The language of trauma is an alien one to those who haven't heard it before. It can feel reductive in its repetitions, brutal in its simplicity. And though the words are recognizable as ones you know, the cadences are off, the tone is unfamiliar and unsettling. It can make you dizzy. It operates on a level both intellectual and visceral. It gets inside you.
Peach, the debut novel from Emma Glass, is written in this language. The words spin out from the page, into and around your head; they have accepted definitions, but they take on new meanings the more you see of them, in the same way that any word starts to feel strange in your mouth if you say it again and again. It acquires a taste, and the taste feels new.
Peach has a taste, and it's both new and old, ripe and decaying. Glass' cunning use of language, reminiscent of the great 20th-century modernists like Gertrude Stein and James Joyce, and her employment of alliteration and repetition, evoke vague feelings of madness while you're reading, which is all the more apt because of the inherent horror of the subject about which Glass writes: sexual assault and its aftermath.
The plot of the novel is as slim as the book itself. It centers around a young woman, Peach, who has been viciously attacked by a man named Lincoln, and who then carries around this experience as she interacts with her oblivious, sex-loving parents, her empathetic boyfriend Green, and her teacher Mr. Custard. But the thinness of the plot (Glass told me that when she first started writing Peach, she "thought, I don't need a story") is compensated for by the richness of the language. The specificity of the words makes time feel like it's slowing down. In one excruciating scene, Peach attempts to stitch up a wound, inflicted upon her during her assault, and the deliberateness of each word feels not unlike the pierce of a needle into the flesh:
Slip the pin through the skin. Start stitching. It doesn’t sting. It does bleed. White thread turn red. Red string. Going in. Going out. I pull. Tug. Tug the pin. In. Out. Out. Out.
It's a simple enough series of sentences, but the effect spirals out and down; you feel the words in your center.
Glass, who is Welsh, started writing Peach eight or nine years ago as a student. She has since gone on to become a registered nurse, but she told me that abandoning the earliest iteration of Peach was never really an option for her: "I thought, I'll just move on with my life, but I couldn't really. I knew, at some point, I'd have to finish. I could see her at the end, under the water." And although it is easy to make a connection between a career focused on curing corporeal woes, Glass says there is no automatic connection between her profession and the visceral nature of her writing—although she also says, "I guess I'm just inherently disgusting! I was always the kid picking scabs and spots."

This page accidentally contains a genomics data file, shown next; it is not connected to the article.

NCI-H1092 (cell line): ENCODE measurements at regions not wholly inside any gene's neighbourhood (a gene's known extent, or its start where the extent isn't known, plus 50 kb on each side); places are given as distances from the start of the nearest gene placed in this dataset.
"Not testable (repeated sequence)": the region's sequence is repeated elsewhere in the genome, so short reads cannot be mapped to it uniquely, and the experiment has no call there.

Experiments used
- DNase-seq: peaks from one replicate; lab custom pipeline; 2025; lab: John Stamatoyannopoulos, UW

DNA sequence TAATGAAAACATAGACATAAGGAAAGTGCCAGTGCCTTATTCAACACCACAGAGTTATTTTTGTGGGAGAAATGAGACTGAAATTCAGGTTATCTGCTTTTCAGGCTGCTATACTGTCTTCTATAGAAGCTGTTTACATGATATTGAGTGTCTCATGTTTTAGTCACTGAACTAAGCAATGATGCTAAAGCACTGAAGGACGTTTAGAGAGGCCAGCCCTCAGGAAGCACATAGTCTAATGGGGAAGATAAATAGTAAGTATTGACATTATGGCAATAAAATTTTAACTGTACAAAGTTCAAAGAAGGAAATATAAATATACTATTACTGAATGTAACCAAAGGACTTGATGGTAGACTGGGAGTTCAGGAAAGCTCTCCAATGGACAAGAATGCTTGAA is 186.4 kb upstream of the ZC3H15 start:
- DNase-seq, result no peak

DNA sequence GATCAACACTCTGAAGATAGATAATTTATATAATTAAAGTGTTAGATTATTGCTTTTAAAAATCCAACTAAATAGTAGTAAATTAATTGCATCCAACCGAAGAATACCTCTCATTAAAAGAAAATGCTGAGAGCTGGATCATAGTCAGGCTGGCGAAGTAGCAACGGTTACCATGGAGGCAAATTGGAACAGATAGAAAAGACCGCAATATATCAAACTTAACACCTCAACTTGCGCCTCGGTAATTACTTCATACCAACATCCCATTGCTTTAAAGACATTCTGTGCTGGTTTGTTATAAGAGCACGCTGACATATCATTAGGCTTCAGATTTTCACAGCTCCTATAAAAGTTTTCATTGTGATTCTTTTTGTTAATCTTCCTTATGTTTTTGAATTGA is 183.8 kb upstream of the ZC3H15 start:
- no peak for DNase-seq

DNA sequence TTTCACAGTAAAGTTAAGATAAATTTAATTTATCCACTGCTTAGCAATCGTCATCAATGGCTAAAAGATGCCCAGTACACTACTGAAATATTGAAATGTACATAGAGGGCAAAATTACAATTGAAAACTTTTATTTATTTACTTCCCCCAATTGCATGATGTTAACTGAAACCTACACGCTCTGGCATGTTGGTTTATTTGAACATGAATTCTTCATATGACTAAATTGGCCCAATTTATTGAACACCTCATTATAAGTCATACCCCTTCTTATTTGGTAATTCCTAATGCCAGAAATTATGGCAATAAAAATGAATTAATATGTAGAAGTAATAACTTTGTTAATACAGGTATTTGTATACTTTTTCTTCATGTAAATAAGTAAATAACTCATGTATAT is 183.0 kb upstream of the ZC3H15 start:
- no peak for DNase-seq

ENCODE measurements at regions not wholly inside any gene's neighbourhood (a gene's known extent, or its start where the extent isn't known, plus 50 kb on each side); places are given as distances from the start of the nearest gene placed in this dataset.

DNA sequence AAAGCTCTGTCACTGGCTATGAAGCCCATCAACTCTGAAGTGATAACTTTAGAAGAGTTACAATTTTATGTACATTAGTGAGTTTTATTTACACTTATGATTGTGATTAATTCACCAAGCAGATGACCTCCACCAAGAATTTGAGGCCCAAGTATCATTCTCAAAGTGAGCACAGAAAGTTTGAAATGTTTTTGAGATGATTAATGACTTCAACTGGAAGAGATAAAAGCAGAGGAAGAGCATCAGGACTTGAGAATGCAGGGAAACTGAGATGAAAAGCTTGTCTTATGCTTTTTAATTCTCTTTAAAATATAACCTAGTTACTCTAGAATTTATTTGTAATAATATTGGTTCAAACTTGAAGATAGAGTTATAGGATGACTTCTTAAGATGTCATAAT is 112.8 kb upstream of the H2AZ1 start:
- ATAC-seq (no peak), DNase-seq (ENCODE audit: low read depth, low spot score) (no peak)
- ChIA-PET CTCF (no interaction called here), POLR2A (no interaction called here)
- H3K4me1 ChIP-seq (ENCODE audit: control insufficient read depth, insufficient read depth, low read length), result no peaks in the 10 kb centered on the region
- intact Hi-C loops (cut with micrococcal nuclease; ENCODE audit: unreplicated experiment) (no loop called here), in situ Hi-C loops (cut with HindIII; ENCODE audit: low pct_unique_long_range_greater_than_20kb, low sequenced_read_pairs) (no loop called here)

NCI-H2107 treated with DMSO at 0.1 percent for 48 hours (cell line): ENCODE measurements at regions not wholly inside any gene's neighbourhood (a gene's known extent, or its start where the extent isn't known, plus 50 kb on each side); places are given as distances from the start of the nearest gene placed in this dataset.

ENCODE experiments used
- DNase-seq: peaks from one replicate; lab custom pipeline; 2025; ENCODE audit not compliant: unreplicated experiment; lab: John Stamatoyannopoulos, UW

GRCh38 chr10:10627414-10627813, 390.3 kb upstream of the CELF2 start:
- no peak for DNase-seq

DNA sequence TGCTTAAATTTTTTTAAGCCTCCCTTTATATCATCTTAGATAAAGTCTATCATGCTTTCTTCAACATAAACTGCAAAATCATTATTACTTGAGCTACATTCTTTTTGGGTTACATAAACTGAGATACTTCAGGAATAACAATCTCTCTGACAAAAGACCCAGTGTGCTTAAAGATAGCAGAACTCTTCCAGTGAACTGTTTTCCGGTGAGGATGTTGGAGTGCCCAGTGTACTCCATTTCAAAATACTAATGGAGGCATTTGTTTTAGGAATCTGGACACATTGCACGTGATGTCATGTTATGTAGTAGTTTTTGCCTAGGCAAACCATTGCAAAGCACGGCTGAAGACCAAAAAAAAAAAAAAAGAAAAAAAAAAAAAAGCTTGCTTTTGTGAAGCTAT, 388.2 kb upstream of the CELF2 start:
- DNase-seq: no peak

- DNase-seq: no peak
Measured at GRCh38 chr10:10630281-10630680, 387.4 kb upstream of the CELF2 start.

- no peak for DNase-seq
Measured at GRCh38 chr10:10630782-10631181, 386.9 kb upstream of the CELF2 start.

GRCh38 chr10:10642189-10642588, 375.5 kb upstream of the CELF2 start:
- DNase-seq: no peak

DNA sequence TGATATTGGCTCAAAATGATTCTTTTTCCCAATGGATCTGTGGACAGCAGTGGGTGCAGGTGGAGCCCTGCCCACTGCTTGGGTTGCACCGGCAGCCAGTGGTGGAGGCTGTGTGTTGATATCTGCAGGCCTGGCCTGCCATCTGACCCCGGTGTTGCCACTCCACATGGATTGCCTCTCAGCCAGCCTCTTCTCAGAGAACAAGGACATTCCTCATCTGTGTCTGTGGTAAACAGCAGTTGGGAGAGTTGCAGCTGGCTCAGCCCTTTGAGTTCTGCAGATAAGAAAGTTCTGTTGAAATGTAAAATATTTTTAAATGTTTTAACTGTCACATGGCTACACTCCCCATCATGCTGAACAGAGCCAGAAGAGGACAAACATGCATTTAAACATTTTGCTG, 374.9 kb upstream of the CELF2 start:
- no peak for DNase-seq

And there is much that's disgusting in Peach, much that serves to make the reader squirm, flinch, avert her eyes. But that is as it should be, really. It should be uncomfortable to read about how one person willingly desecrates another. It should be uncomfortable to read about the devastation of the body and the mind and the very core of a person, and how that devastation ripples out around them, affecting their relationships with everyone else in their life. Glass told me, "I feel a weight of responsibility for what I've written. It's not autobiographical in any way, but it's so relevant in society."
But whereas many accounts of sexual assault—fictional and non—are related in a realistic way, Glass' formal experimentation serves the purpose of bringing the reader even closer to the trauma. In a sense, this is surprising; it feels dichotomous, as if the strange beauty of the language should offer distance from the familiar horrors on the page. After all, a book peopled by manifestations of food items like custard, fruit, or—as, in the case of Lincoln—greasy, fatty, dripping sausage, it could be hard to take these absurdities seriously, you might wonder if female pain is being masked by a clever literary device. And perhaps in the hands of someone else, that might have been the case. But Glass, who with her writing tried to "break the norms," in order to offer readers a "more tactile experience" (she found herself touching her face a lot while writing), has managed, in Peach, to bridge the distance between the literal and figurative, make the two truths into one experience. By writing in such a deliberate manner—she explained, "every single mark of punctuation was so carefully placed, every word so considered. I wouldn't move on until I was happy with each sentence"—Glass arrives at an important truth: We are our bodies, and we are our minds. The violation of one is the violation of the other.
The experience of trauma makes us a stranger in our own bodies and our own minds, and masks the world around us, transforming it into a surreal parody of itself. This alien way of viewing the world, in which it's possible to see so much that is similar and so much that is different, is what happens when a break in reality occurs. Some are able to sew themselves up again, repair their wounds, repair their world. Some are not. What Glass has done with Peach is offer a look into one woman's world, as she tries to figure it all out. Whether or not Peach succeeds is beside the point; the point lies in her ability to tell us her story in our own language, and for us to read the words, hear them, and feel them. No matter how strange, no matter how much it hurts.